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सेमिनार: अंग्रेज़ी सीखने का अवसर (23 सितंबर: दोपहर 3 बजे)
India Votes Against UN Resolution on Death Penalty
Nov 27, 2014

India has voted against a UN General Assembly draft resolution calling for moratorium on the use of death penalty, saying it fails to recognise each nation's sovereign right to determine its legal system and punish criminals according to its laws. India was among the 36 nations that voted against the resolution, which got 114 votes in favour and 34 abstentions.

The draft resolution on Moratorium on the Use of the Death Penalty was approved recently in the General Assembly's Third Committee, which deals with social, humanitarian and cultural issues.

By the terms of the resolution, the General Assembly would urge Member States to progressively restrict the use of the death penalty and not impose capital punishment for offences committed by persons below 18 years of age, on pregnant women and on persons with mental or intellectual disabilities.

In its explanation of vote, India said, “The resolution seeks to promote a moratorium on executions with a view to abolishing the death penalty. The resolution fails to recognise the basic principle that each State has the sovereign right to determine its legal system and to punish criminals as per its laws. In India the death penalty is exercised in the rarest of rare cases, where the crime committed is so heinous as to shock the conscience of society. Indian law provides for all requisite procedural safeguards, including the right to a fair hearing by an independent court, the presumption of innocence, the minimum guarantees for the defence and the right to review by a higher court.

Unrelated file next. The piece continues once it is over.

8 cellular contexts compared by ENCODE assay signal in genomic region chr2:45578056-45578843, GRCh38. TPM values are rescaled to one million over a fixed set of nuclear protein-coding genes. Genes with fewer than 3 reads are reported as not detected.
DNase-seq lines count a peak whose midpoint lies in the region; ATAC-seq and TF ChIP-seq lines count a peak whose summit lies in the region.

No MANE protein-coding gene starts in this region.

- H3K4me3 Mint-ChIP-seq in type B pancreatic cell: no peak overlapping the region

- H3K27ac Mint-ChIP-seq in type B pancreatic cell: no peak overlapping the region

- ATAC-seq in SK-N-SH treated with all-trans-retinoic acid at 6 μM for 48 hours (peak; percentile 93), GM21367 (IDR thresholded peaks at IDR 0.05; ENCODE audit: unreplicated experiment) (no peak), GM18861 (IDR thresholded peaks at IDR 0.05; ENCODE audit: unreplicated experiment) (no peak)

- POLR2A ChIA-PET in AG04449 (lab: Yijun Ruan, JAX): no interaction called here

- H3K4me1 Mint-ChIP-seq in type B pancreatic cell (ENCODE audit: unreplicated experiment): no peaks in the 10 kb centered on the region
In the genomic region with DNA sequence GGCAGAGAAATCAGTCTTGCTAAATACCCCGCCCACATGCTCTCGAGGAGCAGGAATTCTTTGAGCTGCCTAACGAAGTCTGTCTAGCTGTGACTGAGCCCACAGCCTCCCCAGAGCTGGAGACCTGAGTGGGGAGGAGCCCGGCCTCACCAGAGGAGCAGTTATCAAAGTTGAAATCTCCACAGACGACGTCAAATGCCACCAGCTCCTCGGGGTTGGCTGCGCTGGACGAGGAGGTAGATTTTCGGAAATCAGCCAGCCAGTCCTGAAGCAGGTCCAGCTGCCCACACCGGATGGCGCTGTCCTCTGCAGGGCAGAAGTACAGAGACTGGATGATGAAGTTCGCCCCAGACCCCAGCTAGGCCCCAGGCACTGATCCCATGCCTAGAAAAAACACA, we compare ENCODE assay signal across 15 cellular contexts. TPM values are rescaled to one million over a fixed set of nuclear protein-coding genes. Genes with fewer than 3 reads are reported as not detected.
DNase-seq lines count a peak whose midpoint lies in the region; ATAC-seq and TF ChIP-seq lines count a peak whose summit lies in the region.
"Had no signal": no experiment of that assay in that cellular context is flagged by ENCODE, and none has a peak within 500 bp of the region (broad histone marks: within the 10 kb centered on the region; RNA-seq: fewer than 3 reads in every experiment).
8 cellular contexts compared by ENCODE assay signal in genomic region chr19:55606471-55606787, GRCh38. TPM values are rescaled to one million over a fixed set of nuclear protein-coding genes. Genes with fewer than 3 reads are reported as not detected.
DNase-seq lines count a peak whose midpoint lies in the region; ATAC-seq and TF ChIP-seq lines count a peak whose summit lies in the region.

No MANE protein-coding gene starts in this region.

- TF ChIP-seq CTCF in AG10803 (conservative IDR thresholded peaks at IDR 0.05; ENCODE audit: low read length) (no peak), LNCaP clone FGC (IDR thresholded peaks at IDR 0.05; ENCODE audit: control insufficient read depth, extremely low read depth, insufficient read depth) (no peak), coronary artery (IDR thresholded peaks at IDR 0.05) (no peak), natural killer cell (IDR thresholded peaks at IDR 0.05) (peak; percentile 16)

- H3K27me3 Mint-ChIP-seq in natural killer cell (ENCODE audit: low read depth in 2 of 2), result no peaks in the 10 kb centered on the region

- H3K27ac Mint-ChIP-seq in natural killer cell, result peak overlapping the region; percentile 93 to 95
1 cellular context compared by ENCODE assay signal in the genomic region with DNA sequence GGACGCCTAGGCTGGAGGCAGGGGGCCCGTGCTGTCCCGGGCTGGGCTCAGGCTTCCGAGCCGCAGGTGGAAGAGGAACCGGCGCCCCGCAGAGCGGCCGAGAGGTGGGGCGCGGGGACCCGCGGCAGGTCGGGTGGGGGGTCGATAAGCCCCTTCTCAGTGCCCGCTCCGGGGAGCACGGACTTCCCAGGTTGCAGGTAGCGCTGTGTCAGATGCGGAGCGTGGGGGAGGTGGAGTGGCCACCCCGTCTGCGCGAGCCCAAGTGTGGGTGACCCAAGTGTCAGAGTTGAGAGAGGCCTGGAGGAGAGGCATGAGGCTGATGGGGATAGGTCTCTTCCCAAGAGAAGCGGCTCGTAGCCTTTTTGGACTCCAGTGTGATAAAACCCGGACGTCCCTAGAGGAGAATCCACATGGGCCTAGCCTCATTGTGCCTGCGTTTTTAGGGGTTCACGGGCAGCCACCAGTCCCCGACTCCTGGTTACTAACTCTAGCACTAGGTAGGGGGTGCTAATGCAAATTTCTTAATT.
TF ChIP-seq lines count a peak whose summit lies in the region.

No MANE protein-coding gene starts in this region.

“India reiterated that its laws have specific provisions for suspension of the death penalty in the case of pregnant women and has rulings that prohibited executions of persons with mental or intellectual disabilities, while juvenile offenders cannot be sentenced to death under any circumstances. Death sentences in India must also be confirmed by a superior court and an accused has the right to appeal to a High Court or the Supreme Court.”

A related draft amendment tabled in the third committee was rejected by a vote of 55 in favour, 85 against, with 22 abstentions. India voted in favour of the amendment.

By that text, the General Assembly would reaffirm the sovereign right of all countries to develop their own legal systems, including determining appropriate legal penalties, in accordance with their international law obligations.


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